Godslave, I am relatively new to AYP and saw your post today. I have struggled with very similar issues wanting proof and certainty. The thing I've liked about Yogani's teachings is they are experiential, the proof is felt in the practices. I am slowly letting go of the need to have it carefully laid out in a story. Most of the world likes to have a book that tells them what truth is, but few ever question these truths. As I venture into the realm of ecstatic bliss I can trust in the experiences as they happen, with a little guidance from folks on this site to steer safely into these uncharted waters (for me). Good luck to you on your journey
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177 Posts

Posted - Oct 22 2019 :  4:00:21 PM  Show Profile  Reply with Quote  Get a Link to this Reply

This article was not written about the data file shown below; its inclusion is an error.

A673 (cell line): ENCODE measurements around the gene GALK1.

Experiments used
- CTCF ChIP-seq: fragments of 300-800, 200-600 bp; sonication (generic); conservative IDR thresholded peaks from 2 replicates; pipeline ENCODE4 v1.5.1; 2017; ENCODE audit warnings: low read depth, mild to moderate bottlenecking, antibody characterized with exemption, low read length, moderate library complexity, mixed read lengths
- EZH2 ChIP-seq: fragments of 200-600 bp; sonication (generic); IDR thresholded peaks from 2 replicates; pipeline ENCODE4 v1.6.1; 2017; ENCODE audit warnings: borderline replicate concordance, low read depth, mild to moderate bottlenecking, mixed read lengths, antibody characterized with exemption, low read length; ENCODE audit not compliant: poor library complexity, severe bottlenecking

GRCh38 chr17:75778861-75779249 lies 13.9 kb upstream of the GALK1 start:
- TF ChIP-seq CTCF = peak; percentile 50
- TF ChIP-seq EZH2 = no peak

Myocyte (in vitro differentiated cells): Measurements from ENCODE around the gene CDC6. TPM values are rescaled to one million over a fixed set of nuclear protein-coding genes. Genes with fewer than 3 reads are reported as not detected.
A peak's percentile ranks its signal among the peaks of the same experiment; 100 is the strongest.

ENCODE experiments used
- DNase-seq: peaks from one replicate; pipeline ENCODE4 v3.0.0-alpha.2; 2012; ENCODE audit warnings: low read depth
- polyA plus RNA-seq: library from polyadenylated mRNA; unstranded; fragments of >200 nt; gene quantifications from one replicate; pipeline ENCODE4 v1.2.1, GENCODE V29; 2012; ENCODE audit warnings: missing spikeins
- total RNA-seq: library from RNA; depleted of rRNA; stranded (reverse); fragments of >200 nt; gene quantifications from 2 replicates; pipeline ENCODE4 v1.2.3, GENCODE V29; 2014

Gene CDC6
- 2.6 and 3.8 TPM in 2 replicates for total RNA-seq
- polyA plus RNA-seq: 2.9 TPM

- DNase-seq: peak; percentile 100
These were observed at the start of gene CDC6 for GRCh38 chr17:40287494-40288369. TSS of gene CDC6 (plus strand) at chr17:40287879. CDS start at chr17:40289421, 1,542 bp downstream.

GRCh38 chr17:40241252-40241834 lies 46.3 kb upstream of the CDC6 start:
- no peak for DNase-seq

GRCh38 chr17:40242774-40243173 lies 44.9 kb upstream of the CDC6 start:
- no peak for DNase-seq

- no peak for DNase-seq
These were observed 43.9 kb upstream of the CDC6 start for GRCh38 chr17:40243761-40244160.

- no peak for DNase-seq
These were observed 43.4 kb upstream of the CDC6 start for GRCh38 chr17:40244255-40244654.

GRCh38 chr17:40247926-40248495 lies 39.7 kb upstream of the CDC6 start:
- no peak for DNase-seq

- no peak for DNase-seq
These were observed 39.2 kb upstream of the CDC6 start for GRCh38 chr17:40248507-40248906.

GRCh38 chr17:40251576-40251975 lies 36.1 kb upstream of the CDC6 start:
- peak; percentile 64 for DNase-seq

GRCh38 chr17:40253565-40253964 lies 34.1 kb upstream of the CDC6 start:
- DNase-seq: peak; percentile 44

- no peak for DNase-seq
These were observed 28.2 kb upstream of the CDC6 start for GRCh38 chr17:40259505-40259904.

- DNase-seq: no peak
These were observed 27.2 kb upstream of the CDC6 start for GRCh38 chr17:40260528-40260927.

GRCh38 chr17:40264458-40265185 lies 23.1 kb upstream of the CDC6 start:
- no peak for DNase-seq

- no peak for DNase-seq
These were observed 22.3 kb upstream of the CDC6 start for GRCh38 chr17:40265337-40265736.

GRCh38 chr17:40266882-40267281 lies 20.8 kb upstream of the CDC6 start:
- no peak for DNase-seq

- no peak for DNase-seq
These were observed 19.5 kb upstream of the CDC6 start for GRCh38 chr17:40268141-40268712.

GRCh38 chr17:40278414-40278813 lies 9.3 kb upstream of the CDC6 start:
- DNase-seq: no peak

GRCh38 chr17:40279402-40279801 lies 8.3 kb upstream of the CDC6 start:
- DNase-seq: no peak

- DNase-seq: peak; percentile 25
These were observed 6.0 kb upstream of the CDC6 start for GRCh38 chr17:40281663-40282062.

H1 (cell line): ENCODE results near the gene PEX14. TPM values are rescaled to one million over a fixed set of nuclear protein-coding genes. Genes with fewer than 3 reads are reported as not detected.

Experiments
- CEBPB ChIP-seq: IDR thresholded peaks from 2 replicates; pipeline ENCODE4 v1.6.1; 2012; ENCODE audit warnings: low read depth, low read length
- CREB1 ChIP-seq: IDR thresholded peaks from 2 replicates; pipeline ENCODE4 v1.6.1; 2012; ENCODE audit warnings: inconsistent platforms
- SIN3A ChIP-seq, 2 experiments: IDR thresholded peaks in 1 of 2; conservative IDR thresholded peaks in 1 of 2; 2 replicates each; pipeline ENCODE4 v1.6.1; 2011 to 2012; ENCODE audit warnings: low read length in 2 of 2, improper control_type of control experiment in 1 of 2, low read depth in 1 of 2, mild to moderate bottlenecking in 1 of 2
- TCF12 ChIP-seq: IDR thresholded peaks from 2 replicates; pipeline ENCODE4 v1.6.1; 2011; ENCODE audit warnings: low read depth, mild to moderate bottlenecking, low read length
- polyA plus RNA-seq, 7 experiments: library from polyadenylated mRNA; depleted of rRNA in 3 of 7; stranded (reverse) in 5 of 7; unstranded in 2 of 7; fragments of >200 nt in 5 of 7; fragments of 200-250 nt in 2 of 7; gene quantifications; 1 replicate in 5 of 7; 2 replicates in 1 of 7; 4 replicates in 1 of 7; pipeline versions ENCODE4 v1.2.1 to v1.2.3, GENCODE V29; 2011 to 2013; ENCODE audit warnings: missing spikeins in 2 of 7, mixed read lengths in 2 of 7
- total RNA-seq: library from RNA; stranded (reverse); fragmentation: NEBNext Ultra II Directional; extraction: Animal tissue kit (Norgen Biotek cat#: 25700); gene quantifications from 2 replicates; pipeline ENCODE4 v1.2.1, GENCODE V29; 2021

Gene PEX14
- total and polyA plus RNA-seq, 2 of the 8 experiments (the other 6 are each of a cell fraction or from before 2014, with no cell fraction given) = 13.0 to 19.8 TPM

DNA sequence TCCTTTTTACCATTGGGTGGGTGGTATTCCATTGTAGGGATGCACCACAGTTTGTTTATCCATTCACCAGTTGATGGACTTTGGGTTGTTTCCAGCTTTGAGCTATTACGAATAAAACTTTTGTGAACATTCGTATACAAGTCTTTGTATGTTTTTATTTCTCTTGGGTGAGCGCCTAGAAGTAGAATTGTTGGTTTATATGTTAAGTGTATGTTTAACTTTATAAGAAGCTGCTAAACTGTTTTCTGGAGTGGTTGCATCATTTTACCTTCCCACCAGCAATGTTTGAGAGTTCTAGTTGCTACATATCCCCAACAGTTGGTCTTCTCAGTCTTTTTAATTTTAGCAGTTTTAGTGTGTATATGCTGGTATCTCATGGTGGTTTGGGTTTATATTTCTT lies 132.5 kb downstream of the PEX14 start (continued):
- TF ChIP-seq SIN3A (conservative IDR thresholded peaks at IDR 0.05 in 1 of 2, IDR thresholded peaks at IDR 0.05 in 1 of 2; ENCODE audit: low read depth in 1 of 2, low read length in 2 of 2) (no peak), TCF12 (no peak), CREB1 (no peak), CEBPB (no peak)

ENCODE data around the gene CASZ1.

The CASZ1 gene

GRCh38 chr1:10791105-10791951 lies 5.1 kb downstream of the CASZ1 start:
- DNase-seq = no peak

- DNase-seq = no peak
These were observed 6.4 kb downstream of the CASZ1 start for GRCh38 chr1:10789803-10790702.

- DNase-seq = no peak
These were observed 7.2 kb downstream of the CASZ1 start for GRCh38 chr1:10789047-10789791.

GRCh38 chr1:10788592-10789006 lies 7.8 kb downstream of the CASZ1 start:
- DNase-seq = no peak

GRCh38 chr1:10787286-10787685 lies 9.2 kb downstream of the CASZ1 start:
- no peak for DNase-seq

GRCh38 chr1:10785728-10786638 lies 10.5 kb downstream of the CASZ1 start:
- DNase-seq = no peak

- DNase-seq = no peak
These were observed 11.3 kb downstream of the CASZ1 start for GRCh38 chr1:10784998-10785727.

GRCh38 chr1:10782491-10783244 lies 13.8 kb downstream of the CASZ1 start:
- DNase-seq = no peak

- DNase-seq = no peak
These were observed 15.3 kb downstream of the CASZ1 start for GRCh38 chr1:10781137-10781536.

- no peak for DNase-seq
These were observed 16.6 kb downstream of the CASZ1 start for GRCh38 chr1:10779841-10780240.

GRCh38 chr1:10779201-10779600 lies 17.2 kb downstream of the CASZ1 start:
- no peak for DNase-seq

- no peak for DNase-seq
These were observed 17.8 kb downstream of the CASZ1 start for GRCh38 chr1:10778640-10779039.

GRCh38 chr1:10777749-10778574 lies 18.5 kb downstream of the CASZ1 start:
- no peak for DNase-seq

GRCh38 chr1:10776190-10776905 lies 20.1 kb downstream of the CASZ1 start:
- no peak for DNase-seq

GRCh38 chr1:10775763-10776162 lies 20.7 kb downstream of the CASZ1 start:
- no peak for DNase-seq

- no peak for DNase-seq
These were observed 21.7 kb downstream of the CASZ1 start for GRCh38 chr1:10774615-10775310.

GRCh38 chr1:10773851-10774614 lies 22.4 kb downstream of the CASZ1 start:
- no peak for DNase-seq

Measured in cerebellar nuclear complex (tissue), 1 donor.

Godslave, by coincidence today is my first return to reading AYP forums for several months. As usual I found something I shared several months ago (and that I may have forgotten about), and am now gratified to find your response. I find even in engineering there is not a lot of proof and certainty. In safety engineering you must check as many possible paths to a hazard as you can, but you can never prove that there isn't an undiscovered way for a person to be harmed. The fact that we can't save all victims does not mean we are released from having to save the lives you can.

Like returning to the mantra in DM!

Perhaps is this dharma yoga?
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177 Posts

Posted - Oct 22 2019 :  4:10:35 PM  Show Profile  Reply with Quote  Get a Link to this Reply
With the previous posting in mind, I think being "lost in materialism" and "having eschewed materialism" may be for me converging into a compromise. In this I expend energy using the tools of materialistic thinking to improve life and satisfaction for people, expanding the chance for more spiritual development and sensitivity in the world.

For me the state of being lost and of having risen above materialism seem now to be a false dichotomy.